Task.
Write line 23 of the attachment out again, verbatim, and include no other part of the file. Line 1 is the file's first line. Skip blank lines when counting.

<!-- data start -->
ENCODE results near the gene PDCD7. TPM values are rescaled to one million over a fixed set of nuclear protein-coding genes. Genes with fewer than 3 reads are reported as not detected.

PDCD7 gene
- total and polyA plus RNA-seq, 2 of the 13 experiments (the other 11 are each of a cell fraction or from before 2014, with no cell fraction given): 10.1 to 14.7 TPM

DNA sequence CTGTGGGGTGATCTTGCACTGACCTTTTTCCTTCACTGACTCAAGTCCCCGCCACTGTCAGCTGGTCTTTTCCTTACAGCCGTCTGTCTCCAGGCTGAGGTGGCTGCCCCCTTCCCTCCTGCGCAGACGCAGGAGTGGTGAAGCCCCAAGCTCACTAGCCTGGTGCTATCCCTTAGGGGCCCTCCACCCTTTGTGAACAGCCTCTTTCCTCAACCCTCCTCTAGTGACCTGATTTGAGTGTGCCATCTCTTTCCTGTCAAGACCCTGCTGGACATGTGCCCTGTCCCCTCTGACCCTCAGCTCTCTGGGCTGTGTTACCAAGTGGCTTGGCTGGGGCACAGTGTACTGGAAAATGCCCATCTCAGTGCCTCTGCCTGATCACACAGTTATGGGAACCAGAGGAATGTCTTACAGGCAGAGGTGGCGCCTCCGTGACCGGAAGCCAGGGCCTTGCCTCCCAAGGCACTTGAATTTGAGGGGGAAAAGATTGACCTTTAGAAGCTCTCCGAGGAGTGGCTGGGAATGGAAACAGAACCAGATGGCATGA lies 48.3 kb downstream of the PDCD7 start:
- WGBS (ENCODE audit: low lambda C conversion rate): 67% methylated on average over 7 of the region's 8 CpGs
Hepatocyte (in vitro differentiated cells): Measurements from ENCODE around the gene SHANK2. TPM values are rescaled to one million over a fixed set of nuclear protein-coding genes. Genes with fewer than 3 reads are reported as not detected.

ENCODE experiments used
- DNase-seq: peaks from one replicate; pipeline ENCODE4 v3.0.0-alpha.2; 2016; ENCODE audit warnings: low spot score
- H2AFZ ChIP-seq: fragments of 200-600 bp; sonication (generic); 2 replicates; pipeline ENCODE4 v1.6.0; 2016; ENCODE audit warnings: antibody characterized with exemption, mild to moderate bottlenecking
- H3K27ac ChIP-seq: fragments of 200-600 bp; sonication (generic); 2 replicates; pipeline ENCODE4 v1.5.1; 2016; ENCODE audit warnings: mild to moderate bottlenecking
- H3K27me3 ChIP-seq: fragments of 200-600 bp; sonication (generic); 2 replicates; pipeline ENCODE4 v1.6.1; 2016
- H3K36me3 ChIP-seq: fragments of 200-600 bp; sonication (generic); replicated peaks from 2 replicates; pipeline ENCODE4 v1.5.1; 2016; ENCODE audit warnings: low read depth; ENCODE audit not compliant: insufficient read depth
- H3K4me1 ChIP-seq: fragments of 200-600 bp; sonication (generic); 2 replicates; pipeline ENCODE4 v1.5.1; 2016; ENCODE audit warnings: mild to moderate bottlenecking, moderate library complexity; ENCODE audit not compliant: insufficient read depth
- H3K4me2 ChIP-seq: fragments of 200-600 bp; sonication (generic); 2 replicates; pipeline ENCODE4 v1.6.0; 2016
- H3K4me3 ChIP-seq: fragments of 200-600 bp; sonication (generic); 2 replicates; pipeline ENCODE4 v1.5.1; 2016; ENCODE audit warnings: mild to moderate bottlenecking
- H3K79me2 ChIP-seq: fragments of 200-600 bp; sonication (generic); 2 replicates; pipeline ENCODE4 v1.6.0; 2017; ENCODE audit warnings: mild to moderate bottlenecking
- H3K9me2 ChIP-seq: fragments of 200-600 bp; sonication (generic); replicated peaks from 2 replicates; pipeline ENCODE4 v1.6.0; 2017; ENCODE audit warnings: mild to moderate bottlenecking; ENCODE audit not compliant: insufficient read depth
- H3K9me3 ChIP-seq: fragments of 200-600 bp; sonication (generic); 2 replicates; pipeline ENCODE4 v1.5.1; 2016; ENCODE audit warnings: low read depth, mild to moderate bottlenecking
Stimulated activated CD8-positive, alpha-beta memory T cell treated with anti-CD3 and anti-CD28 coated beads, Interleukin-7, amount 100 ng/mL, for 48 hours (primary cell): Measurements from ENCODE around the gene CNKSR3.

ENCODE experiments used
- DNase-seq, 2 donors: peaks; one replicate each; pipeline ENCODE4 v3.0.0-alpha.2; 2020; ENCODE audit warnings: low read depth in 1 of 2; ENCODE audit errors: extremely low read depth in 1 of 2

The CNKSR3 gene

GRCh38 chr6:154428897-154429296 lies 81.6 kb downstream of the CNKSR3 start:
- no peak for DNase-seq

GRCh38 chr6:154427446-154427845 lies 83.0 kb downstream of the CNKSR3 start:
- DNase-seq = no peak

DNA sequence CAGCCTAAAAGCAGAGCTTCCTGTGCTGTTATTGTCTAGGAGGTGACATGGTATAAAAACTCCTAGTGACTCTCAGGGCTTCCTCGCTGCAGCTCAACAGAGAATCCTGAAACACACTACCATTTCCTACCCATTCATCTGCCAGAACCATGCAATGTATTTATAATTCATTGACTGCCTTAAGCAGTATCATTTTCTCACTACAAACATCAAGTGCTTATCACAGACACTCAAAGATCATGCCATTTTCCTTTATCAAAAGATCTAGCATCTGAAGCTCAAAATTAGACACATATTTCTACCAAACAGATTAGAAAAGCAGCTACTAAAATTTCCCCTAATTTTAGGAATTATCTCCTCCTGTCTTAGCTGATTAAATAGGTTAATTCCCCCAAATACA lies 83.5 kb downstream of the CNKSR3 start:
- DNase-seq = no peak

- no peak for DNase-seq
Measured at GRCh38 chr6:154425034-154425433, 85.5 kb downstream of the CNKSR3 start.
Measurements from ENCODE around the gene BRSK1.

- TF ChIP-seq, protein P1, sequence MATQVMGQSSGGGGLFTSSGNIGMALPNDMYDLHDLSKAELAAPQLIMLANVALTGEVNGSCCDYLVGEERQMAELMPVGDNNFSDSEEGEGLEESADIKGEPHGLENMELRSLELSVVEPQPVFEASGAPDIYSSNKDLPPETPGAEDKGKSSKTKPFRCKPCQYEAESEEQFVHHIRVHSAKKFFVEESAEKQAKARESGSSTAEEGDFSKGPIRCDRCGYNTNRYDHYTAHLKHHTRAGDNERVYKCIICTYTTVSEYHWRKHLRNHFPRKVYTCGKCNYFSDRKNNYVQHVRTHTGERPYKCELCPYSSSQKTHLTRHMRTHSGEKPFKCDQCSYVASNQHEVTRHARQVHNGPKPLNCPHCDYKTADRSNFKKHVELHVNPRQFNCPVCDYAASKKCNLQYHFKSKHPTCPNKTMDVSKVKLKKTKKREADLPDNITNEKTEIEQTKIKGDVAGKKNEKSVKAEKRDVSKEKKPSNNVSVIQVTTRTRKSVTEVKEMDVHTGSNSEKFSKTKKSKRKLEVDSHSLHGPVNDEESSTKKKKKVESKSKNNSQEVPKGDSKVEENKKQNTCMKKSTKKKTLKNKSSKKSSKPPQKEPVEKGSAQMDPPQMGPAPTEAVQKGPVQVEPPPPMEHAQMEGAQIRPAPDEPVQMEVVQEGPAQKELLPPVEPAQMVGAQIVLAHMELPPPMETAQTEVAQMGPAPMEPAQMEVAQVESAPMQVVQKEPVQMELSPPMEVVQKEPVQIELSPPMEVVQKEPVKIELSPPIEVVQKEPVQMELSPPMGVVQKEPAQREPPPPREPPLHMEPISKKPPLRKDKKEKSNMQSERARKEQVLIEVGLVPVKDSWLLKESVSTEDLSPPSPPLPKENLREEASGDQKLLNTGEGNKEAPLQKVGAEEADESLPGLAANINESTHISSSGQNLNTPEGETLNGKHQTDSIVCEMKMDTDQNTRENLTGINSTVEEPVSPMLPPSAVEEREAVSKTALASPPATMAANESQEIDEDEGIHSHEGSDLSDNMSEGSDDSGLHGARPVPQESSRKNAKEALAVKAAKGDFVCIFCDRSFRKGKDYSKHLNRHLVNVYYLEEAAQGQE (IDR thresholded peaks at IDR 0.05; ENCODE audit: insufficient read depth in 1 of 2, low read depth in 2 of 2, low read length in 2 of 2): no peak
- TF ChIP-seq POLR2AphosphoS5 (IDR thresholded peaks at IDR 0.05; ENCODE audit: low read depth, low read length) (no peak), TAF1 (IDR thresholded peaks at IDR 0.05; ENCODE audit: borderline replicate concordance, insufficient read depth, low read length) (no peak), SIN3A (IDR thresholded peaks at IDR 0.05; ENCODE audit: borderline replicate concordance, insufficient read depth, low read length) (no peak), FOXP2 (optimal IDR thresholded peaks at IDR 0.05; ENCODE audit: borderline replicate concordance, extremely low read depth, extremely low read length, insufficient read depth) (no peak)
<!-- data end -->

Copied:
GRCh38 chr6:154428897-154429296 lies 81.6 kb downstream of the CNKSR3 start: